Virginia ranks 4th, D.C. 49th
For the fourth year in a row, public schools in Maryland have been given the number one ranking in the U.S. by Education Week magazine. Despite taking the top spot, Maryland schools still didn't get an A.
B+: that's the grade Maryland schools received from Education Week. While that was enough to be tops in the U.S, it still leaves a lot of room for improvement says Maryland governor Martin O'Malley.
"If you look at student achievement, especially in math and science in the United States and benchmark that against kids internationally, you'll see that our kids are up against much stiffer competition than we were when we were in high school or our parents were," says O'Malley. "So being the best in the country isn't good enough."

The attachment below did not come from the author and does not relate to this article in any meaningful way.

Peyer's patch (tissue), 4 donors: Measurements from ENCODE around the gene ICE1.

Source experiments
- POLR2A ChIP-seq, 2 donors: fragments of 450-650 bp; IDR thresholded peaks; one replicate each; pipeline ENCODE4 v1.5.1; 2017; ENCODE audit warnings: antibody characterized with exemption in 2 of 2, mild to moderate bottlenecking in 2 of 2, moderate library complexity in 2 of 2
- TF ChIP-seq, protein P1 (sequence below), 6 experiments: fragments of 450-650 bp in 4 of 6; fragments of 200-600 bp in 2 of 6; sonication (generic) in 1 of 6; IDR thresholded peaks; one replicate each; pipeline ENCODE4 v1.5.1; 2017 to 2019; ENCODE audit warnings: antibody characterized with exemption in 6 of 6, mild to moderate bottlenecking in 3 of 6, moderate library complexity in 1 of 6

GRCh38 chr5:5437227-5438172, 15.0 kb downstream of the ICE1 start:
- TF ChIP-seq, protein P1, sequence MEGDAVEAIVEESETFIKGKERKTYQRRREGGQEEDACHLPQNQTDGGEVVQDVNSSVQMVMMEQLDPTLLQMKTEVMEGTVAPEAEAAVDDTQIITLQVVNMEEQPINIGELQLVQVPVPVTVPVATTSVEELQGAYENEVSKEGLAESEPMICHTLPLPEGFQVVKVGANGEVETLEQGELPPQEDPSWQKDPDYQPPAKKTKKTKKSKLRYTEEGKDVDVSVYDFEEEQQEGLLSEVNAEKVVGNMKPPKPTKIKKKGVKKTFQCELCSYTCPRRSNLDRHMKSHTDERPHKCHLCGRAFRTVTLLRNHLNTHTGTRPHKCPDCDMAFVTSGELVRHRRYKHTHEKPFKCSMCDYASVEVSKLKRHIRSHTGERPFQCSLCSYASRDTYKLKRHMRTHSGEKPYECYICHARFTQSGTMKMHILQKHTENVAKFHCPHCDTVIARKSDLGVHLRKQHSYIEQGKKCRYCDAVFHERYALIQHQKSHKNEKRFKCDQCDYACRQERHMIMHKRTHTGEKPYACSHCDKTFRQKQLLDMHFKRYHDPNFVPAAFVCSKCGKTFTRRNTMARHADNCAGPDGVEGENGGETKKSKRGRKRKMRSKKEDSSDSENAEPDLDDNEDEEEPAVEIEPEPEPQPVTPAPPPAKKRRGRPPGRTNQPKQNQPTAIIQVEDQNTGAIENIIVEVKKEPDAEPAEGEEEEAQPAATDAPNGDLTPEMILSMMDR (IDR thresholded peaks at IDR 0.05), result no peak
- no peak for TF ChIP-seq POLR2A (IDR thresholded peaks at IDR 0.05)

But O'Malley is proud of the state receiving the number one ranking for four years during the current economic woes. The governor touted the increase in money spent on school construction during his tenure as one reason Maryland has been able to keep the top ranking.
"You do get what you pay for," he says. "And if you want quality teachers in the classroom, you have to be able to pay a competitive salary to keep those teachers in the classroom. But it's not money alone."
Neighboring Virginia ranked 4th in the country, while D.C. schools came in 49th, ahead of only Nebraska and South Dakota.
Ken Cuccinelli's decision to maintain his position as Virginia's attorney general during his run for governor has raised concerns.